This complex system has other harmful effects as well. Accountability becomes difficult to determine simply because too many people are involved in the decision-making process. When it is determined, one customary defence of many charged officers is that the procedure was so complex, that no one was following it. If, indeed, no one was following it, he argues, why should he be singled out for punishment? Whether he succeeds with this argument or not would depend on the evidence he leads to support this claim and the view that his inquiry officer and the disciplinary authority take of this argument. But to an impartial observer, it does seem strange that informal conventions should often be seen to be superseding formal regulations. Yet that is how our system runs, because, with time, rules become archaic and are never updated to keep pace with changing ground realities.
The upshot is that whenever a scam breaks out, angry public opinion, fed by a 24×7 media, begins to demand accountability. That is the time some scapegoats have to be found and made sacrificial goats for vigilance action. If this person now being booked is otherwise well-regarded, the consequence is risk-aversion and policy-paralysis. The three Cs—CAG, CVC and CBI—created to fight corruption and ensure that officers remain on the straight and narrow path have hardly been able to ensure this objective. Ironically, often the action taken against officers, perceived to be honest and hard-working, has the opposite effect of driving others towards inaction. As a result, all kinds of perverse incentives are built up within organisations.
The crux of the problem, perhaps, lies in the fact that, over the years, we have become a low-trust society. Our complex rules, the corruption we face, as well as the adversarial relationships between the citizens and the bureaucracy that we have built up over time are all manifestations of such a society. However, we can hardly expect bureaucrats and governmental organisations to trust one another or us, when we ourselves hardly trust anyone outside our immediate circle of friends and relatives. Overbearing, complex decision-making structures are an inevitable consequence of this attitude. Suspicions also compel us to develop and pore over complex documentation even while concluding small contracts. This slows down decision-making and increases both transaction and project costs.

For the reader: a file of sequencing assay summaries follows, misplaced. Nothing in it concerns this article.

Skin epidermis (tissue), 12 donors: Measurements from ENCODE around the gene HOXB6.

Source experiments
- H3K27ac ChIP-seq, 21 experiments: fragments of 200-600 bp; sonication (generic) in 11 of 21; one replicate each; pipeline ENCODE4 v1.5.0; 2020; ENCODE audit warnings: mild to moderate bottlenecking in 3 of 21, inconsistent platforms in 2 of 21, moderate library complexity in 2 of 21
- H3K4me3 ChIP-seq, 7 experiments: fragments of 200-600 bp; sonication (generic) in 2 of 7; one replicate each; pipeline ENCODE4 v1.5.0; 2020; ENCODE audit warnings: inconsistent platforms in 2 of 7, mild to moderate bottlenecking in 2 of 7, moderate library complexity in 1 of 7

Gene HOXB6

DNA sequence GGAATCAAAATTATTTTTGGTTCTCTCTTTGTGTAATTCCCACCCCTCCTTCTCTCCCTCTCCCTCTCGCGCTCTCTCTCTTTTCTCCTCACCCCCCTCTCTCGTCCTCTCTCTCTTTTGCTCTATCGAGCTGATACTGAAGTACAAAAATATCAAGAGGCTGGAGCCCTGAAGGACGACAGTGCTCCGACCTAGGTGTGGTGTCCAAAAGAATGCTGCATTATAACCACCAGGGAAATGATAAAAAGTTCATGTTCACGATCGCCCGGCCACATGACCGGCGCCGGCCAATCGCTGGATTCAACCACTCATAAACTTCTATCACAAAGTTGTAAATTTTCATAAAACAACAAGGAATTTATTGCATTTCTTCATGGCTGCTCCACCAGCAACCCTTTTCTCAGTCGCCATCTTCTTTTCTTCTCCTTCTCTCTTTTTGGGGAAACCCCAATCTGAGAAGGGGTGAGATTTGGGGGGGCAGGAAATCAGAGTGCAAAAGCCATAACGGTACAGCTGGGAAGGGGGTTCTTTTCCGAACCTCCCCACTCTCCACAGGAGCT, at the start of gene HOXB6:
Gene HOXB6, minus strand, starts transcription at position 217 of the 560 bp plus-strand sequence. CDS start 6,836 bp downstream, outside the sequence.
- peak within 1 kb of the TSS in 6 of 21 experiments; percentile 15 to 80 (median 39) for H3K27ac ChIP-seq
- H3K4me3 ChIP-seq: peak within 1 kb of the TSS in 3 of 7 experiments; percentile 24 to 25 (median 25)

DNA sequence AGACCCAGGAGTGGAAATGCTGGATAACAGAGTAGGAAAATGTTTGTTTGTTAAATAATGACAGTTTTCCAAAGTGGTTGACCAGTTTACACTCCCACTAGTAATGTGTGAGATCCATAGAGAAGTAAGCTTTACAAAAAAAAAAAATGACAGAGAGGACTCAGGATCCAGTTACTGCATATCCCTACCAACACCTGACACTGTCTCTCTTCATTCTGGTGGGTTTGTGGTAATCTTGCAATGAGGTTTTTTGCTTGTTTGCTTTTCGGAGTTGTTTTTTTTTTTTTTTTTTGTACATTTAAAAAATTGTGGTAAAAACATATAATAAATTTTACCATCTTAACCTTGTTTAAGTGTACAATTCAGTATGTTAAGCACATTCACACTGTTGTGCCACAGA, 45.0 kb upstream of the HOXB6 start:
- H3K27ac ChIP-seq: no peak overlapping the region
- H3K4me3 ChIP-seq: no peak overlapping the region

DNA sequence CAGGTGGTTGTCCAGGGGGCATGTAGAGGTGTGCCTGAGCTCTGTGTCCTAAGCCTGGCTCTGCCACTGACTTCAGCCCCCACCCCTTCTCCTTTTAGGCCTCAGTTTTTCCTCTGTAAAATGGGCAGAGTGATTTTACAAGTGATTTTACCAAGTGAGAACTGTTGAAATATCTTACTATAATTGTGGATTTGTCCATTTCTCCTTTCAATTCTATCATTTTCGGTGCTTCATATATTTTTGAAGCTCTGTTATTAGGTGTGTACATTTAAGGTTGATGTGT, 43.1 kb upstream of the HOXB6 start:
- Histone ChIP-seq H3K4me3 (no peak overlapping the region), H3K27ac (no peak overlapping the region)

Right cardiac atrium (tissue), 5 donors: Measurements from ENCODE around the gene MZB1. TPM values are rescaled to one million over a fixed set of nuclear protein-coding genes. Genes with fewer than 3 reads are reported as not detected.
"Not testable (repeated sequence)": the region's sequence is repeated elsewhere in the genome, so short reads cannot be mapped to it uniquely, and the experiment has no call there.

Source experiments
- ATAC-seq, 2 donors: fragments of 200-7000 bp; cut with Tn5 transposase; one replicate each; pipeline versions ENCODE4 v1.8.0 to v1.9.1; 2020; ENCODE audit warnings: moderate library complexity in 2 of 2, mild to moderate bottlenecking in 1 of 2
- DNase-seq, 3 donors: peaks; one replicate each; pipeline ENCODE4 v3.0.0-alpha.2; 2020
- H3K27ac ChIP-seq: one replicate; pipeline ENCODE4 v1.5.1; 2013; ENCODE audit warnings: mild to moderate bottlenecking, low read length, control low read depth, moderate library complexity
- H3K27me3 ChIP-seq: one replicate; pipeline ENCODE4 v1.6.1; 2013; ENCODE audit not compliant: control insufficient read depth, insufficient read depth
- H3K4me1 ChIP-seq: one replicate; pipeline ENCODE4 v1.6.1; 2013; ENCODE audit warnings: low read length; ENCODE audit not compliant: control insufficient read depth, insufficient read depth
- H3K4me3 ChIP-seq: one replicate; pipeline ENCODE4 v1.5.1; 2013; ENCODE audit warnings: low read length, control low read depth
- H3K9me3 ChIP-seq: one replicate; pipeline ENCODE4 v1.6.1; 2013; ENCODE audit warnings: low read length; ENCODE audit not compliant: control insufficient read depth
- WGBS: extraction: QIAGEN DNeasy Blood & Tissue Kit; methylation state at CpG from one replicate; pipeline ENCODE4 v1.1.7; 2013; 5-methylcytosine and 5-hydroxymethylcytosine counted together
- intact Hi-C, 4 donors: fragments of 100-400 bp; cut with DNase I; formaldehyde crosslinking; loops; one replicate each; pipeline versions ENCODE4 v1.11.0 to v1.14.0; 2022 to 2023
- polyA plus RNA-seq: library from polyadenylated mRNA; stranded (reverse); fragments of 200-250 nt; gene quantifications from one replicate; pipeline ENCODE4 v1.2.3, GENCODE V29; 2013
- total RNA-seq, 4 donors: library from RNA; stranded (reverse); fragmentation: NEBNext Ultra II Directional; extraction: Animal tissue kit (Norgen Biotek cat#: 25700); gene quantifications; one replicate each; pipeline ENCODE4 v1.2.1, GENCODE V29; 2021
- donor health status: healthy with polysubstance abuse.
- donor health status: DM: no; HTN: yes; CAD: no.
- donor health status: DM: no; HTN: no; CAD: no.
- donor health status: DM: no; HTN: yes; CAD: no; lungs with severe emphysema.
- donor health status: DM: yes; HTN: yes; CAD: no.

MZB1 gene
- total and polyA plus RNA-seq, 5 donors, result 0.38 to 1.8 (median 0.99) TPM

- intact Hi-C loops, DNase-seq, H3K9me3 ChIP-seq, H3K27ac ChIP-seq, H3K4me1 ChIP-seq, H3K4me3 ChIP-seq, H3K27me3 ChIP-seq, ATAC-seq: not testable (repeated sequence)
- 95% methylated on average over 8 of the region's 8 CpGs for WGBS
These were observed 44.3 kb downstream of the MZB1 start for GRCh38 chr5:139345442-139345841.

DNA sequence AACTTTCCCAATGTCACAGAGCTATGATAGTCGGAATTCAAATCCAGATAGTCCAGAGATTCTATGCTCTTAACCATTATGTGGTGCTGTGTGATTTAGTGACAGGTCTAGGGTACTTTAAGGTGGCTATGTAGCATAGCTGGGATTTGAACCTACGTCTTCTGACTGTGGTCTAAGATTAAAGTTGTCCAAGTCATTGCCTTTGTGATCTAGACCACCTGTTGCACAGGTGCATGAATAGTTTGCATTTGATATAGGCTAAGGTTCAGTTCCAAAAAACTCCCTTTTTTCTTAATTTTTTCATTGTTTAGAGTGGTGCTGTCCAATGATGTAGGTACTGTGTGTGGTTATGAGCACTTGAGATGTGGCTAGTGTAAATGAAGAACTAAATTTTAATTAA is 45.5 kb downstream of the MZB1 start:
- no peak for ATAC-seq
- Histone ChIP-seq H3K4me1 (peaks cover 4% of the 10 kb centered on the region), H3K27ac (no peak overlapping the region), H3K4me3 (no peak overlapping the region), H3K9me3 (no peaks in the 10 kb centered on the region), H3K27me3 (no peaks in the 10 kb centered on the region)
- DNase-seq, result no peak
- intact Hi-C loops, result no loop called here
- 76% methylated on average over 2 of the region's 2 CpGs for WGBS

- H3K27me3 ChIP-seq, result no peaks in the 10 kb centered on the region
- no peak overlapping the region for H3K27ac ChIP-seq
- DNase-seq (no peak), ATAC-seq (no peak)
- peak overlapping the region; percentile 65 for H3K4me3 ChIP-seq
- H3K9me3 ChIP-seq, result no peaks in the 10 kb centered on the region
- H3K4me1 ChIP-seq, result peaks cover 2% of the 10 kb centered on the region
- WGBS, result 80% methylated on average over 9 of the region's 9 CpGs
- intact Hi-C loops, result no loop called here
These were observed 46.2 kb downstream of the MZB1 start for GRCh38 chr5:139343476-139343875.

Perhaps the long-term answer to our woes lies in economic growth. The dynamics of development, along with the spread of literacy and education, are globally seen to have created the demand for fast and efficient transactions, based on arm’s length relationships. Demand for honesty, both as a factor of production as well as a consumer good, increases as people’s incomes grow. When such relationships become the norm for carrying out transactions, those who violate this principle tend get stigmatised, and find it difficult to carry on business. We have a long way to go before we reach this stage.
In the meantime, the government can continue with its efforts to simplify procedures and improve the ease of doing business—while doing so, it also needs to take concrete steps to build trust between itself and its citizens. This is because complex rules, corruption and lack of trust feed on one another in a cyclical relationship.
The author is a former chief commissioner of income-tax and ombudsman to the income-tax department, Mumbai